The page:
US Draft Resolution on Women's Political Participation Needs Work
Women's rights advocates are calling for concrete measures to increase women's political participation in a US draft resolution that will be considered by the United Nations this month. The resolution is intended to highlight the need for more women in political office, but "for real change to occur, we have to move beyond rhetoric to reality," according to June Zeitlin, executive director of the Women's Environment and Development Organization (WEDO).
WEDO proposes including in the resolution concrete, time-bound numerical goals of increasing women's political participation. The group supports proportional representation, in which political parties are awarded legislative seats according to their percentage of the total vote. WEDO points out that the 14 countries with the most women in parliamentary seats use some kind of proportional representation or quota system, as opposed to the US, which ranks 60th globally in the number of women participating in the federal government.
After pressure from women's rights groups, the Bush Administration has included a reference to CEDAW, the international women's treaty, in the draft resolution. The US is the only industrialized nation that has not signed the treaty. "Here is a golden opportunity," said Zeitlin. "With a snap of his fingers, President Bush could muster 67 votes in the Republican-controlled Senate to ratify CEDAW immediately. This would put some instant reality behind his rhetoric in support of women's rights and some credibility behind US pressure on other countries to provide these rights."
Along with WEDO, the Center for Women's Health and Gender Equity (CHANGE), and the Communications Consortium Media Center (CCMC), the Feminist Majority released a scorecard grading the Bush Administration on its rhetoric on global women's issues compared to the reality. Bush received an "Incomplete" on CEDAW. "The Bush Administration's often-voiced commitment to women's rights in Afghanistan and globally is undermined by their continued refusal to support CEDAW ratification," said Eleanor Smeal, president of the Feminist Majority.
8/31/2015 Chicago Activists Continue Hunger Strike to Save Predominately Black Public High School - Chicago residents have entered the second week of their hunger strike protesting the closure of Dyett High School, in the predominately African-American Bronzeville neighborhood located on the South Side of Chicago.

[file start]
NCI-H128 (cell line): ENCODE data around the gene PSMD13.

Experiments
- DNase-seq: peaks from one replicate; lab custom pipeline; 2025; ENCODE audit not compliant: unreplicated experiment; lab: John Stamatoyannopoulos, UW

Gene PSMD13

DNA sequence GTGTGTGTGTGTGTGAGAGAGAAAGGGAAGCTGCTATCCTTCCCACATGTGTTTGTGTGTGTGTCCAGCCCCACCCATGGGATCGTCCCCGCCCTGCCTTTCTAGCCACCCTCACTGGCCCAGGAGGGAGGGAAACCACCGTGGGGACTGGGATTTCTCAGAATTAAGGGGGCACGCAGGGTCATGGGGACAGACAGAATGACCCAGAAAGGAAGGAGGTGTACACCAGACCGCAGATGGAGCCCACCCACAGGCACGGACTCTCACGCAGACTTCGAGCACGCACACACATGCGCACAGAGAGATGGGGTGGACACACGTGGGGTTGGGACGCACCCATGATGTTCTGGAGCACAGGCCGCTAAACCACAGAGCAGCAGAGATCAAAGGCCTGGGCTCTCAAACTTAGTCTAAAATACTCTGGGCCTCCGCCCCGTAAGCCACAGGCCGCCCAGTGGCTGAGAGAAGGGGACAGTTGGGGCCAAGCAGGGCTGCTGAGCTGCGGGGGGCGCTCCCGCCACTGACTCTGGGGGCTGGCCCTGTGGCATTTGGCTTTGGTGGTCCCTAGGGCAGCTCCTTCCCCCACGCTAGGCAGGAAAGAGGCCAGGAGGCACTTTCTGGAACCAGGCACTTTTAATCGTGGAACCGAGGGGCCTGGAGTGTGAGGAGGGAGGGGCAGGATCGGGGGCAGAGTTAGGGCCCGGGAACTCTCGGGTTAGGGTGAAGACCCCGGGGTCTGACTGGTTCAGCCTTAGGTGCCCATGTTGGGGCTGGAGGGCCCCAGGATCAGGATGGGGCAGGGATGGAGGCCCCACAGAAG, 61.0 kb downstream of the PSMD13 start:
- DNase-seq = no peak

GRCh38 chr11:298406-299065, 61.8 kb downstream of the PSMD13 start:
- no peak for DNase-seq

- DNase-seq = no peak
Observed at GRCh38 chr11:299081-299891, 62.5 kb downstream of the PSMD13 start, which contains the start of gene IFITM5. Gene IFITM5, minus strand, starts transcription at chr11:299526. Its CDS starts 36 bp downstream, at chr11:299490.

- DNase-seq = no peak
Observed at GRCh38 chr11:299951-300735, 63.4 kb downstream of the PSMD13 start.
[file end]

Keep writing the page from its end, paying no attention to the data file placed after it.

Parents and community members are calling on the Chicago Board of Education to keep Dyett - the only open-enrollment, neighborhood school in its area - open and accept a community plan to revitalize the school with a focus on science and green technology. . . .
8/28/2015 Alaska Court Protects Abortion Access for Low-Income Women - The Alaska Superior Court struck down a state law yesterday that would have severely limited abortion access for low-income women in Alaska.
The state's Superior Court also struck down a Department of Health and Social Services regulation that placed narrow specifications on Medicaid coverage for abortions, requiring that Medicaid-funded abortions be determined by a physician to be "medically necessary." Last year, the Center for Reproductive Rights, the American Civil Liberties Union, and Planned Parenthood sued on behalf of the Planned Parenthood of the Great Northwest, claiming that the narrow definition of "medically necessary" arbitrarily established conditions designed to restrict the ability of low-income women to access abortion services.
The law was temporarily blocked last July by an Alaskan state court judge.
Superior Court Judge John Suddock ordered yesterday that the state be blocked from implementing this regulation, ruling that it placed an undue burden on low-income women seeking abortion services in Alaska.
"By providing health care to all poor Alaskans except women who need abortions, the challenged regulation violates the state constitutional guarantee of 'equal rights, opportunities, and protection under the law'," the ruling read.
"We applaud the superior court for striing down these cruel restrictions on women's health and rights that violate the Alaska Constitution," said Chris Charbonneau, CEO of Planned Parenthood of the Great Northwest and the Hawaiian Islands. . . .